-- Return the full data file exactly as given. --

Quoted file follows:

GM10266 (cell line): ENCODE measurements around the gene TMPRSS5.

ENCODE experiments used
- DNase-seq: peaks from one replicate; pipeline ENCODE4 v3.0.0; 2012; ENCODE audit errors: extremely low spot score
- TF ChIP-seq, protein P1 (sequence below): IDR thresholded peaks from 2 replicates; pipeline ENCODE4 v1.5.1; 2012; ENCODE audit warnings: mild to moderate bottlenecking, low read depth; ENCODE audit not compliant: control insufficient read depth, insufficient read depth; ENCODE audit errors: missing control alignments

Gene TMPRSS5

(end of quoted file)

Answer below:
GM10266 (cell line): ENCODE measurements around the gene TMPRSS5.

ENCODE experiments used
- DNase-seq: peaks from one replicate; pipeline ENCODE4 v3.0.0; 2012; ENCODE audit errors: extremely low spot score
- TF ChIP-seq, protein P1 (sequence below): IDR thresholded peaks from 2 replicates; pipeline ENCODE4 v1.5.1; 2012; ENCODE audit warnings: mild to moderate bottlenecking, low read depth; ENCODE audit not compliant: control insufficient read depth, insufficient read depth; ENCODE audit errors: missing control alignments

Gene TMPRSS5